Puritans v. Quakers – Puritan Perspective

There’s a kind of sucker punch in many presentations of American history, wherein we are told that the Puritans left England for America because they had suffered religious persecution—and then the Puritans persecuted other religions here!  We’re given the impression that they were looking for freedom of religion and then denied it to others.

In the 1650’s several of our ancestors became Quakers and enduried escalating fines,  prison, banishment, whipping and ear cutting.   Some of these ancestors were closely involved when four Quakers were condemned to death and executed by public hanging for their religious beliefs in Boston in 1659, 1660 and 1661.   Richard SCOTT’s daughter Patience, in June, 1659, a girl of about eleven years, having gone to Boston as a witness against ‘the persecution of the Quakers, was sent to prison; others older being banished.  Today we ask, “What kind of people put an 11 year old girl in jail? “

In our 2011 imagination, the Quakers are the conscientious objector good guys while the Puritans are the hypocritical tyrants.  Almost any book you read about the Massachusetts Bay Colony gives you the feeling that the moment those people set foot on shore in America they started betraying their own values. Objectivity is hard to come by when you’re reading about the Puritans.  Is our modern perspective accurate?

Navigate this Report
1. Puritan Perspective

2. Quaker Perspective
3. Trials & Tribulations

4. Boston Martyrs
5. Aftermath

1. Puritan Perspective

The Puritan’s secular life went hand in hand with their spiritual life.  You had to be a church member in order to become a “freeman.”  It seems that every other immigrant to New England in the 17th C. held public office.    I’ve tagged over 150 of our ancestors with the category “Public Office”  With annual terms for selectman, constable, fence viewer, grand jury, general court, etc. everyone who wanted to had a chance to participate.  I think this participation is one of the most important sources of the American identity.  Here are definitions of a few of the terms:  Early New England Public Offices

The Puritans were members of the official state church of England, the Anglican Church, but they felt it needed to be reformed and restructured (purified) to be more Protestant.

When Charles I took the throne and in 1630 and made William Laud, a pro-Catholic, anti-Puritan church leader the Archbishop of Canterbury much of England’s Puritan population fled England. Laud harried them out, putting a price on the heads of more outspoken and powerful Puritan ministers, making it a criminal offense to attend Puritan worship services, and generally doing his best to squash all opposition to the Anglican Church.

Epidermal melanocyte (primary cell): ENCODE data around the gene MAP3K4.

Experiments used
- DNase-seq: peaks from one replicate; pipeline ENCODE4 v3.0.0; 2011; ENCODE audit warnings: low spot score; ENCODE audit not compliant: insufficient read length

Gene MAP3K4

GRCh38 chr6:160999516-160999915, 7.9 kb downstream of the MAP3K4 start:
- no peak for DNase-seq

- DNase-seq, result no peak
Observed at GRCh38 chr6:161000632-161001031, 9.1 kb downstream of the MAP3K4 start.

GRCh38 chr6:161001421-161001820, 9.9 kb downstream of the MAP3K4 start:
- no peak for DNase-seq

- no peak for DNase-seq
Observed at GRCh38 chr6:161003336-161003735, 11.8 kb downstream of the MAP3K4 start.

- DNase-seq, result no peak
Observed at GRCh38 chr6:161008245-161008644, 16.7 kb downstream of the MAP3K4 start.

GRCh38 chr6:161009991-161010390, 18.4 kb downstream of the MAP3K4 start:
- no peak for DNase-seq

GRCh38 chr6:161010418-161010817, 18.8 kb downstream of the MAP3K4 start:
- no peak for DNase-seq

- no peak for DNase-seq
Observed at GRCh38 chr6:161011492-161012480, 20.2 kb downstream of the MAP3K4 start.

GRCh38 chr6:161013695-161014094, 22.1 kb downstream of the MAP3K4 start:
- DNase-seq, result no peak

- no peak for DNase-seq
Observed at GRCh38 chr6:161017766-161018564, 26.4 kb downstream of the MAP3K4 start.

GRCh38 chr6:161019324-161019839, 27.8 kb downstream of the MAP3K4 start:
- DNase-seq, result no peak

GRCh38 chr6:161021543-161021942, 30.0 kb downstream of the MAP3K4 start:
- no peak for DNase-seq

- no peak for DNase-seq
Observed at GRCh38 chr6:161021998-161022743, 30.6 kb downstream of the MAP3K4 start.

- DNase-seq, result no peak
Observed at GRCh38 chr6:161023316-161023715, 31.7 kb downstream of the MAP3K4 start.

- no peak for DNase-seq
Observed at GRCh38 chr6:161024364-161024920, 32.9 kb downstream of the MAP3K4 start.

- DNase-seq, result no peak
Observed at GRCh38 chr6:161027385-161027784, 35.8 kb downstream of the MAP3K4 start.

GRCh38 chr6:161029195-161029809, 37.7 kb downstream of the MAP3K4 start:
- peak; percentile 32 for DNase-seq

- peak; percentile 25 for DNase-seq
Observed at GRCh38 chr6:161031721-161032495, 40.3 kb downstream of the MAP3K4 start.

In 1630 the Great Migration of Puritans under John Winthrop headed to what is now Boston, and formed the Massachusetts Bay Colony. The Puritans were forced out because they wanted to reform human civilization through religion, to wipe out poverty, and to make a heaven on Earth in which everyone was free to discover God’s will for themselves.

But these were not generalized goals; that is, the Puritans did not believe that any or every religion, diligently applied, could result in such a paradise. They believed that only their reformed version of Anglican Christianity could put such goals within reach. They were not completely crazy for thinking so. In the world they knew, the world of European and especially English Christianity, the Puritans were the only group calling for an end to poverty, the only group demanding that all people, even women, be taught how to read (so they could read the Bible, God’s word), and the only group that required its members to work hard to improve the world on a person-by-person basis.

Puritans were supposed to live exemplary lives in every respect so that anyone they dealt with—their customers, friends, even strangers they met—would see God through them, and be inspired to seek God themselves. Thus the Puritans might be excused for thinking their religion was the only one that could save the world. In their limited experience of the world, theirs was the most actively reformist faith. They left England to preserve that faith, so that Puritanism would not be diluted or destroyed.